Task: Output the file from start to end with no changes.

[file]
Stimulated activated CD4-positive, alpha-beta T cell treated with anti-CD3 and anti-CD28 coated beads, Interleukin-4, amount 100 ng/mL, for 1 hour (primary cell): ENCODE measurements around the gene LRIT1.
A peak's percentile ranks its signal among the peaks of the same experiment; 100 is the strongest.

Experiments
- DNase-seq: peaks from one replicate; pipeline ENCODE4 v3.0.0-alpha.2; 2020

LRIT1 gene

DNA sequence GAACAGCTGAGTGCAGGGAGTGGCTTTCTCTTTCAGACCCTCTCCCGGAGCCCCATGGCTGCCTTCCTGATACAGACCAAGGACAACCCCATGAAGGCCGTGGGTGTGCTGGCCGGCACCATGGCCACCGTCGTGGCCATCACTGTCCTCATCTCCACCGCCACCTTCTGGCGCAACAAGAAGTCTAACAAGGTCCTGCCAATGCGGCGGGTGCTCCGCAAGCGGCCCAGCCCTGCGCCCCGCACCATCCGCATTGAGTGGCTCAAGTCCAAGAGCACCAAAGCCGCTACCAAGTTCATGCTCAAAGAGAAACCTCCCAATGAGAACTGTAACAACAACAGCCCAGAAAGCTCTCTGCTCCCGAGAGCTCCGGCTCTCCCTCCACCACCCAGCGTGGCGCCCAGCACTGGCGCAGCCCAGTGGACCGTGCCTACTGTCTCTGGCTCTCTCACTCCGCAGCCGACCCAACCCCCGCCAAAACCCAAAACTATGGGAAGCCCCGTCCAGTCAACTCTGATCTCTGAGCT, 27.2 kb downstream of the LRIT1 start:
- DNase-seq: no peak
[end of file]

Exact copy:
Stimulated activated CD4-positive, alpha-beta T cell treated with anti-CD3 and anti-CD28 coated beads, Interleukin-4, amount 100 ng/mL, for 1 hour (primary cell): ENCODE measurements around the gene LRIT1.
A peak's percentile ranks its signal among the peaks of the same experiment; 100 is the strongest.

Experiments
- DNase-seq: peaks from one replicate; pipeline ENCODE4 v3.0.0-alpha.2; 2020

LRIT1 gene

DNA sequence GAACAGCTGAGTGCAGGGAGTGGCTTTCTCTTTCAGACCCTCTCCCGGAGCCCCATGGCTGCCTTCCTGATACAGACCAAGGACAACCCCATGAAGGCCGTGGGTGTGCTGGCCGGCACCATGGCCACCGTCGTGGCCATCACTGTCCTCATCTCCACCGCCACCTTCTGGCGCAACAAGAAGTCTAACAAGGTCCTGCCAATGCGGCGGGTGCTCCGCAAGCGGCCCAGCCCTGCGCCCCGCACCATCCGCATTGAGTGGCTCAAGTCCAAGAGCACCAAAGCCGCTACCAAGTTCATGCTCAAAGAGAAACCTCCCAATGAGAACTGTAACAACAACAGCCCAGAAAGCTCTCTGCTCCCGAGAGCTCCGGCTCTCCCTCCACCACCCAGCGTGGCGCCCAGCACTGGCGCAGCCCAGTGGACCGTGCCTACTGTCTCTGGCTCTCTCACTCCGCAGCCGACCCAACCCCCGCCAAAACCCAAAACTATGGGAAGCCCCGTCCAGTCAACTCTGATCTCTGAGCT, 27.2 kb downstream of the LRIT1 start:
- DNase-seq: no peak